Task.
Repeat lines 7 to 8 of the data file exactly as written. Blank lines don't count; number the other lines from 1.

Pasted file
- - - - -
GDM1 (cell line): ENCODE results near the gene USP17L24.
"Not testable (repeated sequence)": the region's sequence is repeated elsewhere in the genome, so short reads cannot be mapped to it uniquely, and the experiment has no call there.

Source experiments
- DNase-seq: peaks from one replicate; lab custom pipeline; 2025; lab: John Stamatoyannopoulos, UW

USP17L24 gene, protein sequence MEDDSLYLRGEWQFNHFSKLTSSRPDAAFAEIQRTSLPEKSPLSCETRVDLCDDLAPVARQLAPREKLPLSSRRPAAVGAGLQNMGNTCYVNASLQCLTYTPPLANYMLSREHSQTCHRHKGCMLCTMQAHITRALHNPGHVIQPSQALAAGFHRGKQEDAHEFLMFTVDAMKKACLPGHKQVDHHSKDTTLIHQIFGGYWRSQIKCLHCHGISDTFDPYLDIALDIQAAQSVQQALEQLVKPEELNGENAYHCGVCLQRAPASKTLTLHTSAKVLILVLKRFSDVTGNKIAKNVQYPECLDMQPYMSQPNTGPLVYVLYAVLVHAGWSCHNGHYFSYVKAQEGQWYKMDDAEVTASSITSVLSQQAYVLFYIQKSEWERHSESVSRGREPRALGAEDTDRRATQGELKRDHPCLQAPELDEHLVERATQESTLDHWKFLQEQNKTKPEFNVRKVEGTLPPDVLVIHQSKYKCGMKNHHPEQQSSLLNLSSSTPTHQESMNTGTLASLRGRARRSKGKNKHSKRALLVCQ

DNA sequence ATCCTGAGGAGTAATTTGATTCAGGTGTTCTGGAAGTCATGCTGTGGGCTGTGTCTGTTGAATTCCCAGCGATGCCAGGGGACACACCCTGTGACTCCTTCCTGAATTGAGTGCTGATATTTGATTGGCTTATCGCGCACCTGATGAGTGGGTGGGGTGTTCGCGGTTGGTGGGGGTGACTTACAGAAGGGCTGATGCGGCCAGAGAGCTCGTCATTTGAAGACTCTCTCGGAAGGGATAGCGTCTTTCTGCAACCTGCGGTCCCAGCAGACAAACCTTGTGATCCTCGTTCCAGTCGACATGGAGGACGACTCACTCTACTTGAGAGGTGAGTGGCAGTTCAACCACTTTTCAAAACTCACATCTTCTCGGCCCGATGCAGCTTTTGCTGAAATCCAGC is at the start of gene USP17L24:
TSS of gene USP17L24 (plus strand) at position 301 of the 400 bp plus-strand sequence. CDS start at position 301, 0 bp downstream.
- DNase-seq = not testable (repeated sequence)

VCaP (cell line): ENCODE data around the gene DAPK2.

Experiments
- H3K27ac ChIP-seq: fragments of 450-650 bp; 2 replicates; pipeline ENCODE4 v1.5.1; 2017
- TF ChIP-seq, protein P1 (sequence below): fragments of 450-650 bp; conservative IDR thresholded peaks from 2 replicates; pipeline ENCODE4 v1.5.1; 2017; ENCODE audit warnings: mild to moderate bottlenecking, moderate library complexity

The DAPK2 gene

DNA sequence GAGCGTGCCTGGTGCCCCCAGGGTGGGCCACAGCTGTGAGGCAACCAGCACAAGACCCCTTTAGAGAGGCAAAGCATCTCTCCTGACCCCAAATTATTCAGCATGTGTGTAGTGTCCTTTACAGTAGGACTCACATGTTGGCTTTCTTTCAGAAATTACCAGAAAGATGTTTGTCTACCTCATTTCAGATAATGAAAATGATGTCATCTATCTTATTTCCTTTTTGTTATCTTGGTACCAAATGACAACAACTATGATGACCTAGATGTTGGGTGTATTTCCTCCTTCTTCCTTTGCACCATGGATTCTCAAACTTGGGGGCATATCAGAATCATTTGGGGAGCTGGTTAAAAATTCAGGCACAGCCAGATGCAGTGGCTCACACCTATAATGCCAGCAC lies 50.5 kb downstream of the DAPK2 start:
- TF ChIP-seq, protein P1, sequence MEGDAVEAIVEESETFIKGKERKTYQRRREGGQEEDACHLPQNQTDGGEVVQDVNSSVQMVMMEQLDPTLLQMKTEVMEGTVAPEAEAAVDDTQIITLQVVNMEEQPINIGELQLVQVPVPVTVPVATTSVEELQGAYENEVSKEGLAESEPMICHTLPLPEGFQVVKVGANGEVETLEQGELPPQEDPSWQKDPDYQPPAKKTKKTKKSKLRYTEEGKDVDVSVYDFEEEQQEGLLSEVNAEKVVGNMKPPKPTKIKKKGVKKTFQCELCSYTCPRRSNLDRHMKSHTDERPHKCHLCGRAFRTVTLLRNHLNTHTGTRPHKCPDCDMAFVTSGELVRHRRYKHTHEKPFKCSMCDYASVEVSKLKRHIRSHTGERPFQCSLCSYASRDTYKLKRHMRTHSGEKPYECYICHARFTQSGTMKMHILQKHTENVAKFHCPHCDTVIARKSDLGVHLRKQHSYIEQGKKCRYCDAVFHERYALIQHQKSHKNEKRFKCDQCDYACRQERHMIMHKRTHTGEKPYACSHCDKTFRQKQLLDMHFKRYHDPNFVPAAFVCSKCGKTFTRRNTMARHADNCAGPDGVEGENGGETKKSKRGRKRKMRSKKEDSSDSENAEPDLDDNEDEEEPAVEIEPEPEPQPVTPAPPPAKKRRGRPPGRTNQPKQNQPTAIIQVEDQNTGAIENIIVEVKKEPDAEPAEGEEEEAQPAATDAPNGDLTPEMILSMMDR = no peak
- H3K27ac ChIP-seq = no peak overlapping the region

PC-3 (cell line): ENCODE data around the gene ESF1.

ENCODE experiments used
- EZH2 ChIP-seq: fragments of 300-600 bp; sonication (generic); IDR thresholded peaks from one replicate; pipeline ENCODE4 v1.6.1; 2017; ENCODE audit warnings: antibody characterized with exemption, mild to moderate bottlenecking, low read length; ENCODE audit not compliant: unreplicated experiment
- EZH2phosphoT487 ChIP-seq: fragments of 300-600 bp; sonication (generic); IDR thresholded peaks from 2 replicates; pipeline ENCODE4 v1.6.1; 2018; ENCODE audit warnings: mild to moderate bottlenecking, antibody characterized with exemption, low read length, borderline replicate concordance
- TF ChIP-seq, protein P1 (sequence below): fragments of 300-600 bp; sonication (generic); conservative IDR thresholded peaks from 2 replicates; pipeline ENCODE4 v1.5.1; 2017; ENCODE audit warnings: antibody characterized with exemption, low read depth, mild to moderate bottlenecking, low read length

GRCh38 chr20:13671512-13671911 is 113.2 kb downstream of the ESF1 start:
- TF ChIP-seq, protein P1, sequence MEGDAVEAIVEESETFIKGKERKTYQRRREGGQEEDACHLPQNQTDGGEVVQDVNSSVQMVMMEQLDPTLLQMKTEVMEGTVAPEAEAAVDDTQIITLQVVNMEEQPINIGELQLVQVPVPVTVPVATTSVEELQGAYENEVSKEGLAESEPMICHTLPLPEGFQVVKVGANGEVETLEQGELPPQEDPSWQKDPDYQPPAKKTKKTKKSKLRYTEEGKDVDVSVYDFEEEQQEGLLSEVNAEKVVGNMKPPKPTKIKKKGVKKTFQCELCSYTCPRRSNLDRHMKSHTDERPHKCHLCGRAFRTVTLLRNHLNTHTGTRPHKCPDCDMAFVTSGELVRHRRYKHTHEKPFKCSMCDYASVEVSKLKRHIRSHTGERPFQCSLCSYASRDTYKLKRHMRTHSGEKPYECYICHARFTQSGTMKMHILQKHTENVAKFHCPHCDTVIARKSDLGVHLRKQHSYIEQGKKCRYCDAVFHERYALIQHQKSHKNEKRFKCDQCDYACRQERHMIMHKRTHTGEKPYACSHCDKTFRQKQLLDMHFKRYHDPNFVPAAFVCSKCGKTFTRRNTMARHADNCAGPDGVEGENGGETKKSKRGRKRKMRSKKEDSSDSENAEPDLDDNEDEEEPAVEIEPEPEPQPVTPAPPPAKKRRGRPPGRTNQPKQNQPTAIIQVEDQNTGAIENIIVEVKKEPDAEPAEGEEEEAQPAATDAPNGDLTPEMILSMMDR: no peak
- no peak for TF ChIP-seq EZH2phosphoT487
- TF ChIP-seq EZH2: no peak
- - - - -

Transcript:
TSS of gene USP17L24 (plus strand) at position 301 of the 400 bp plus-strand sequence. CDS start at position 301, 0 bp downstream.
- DNase-seq = not testable (repeated sequence)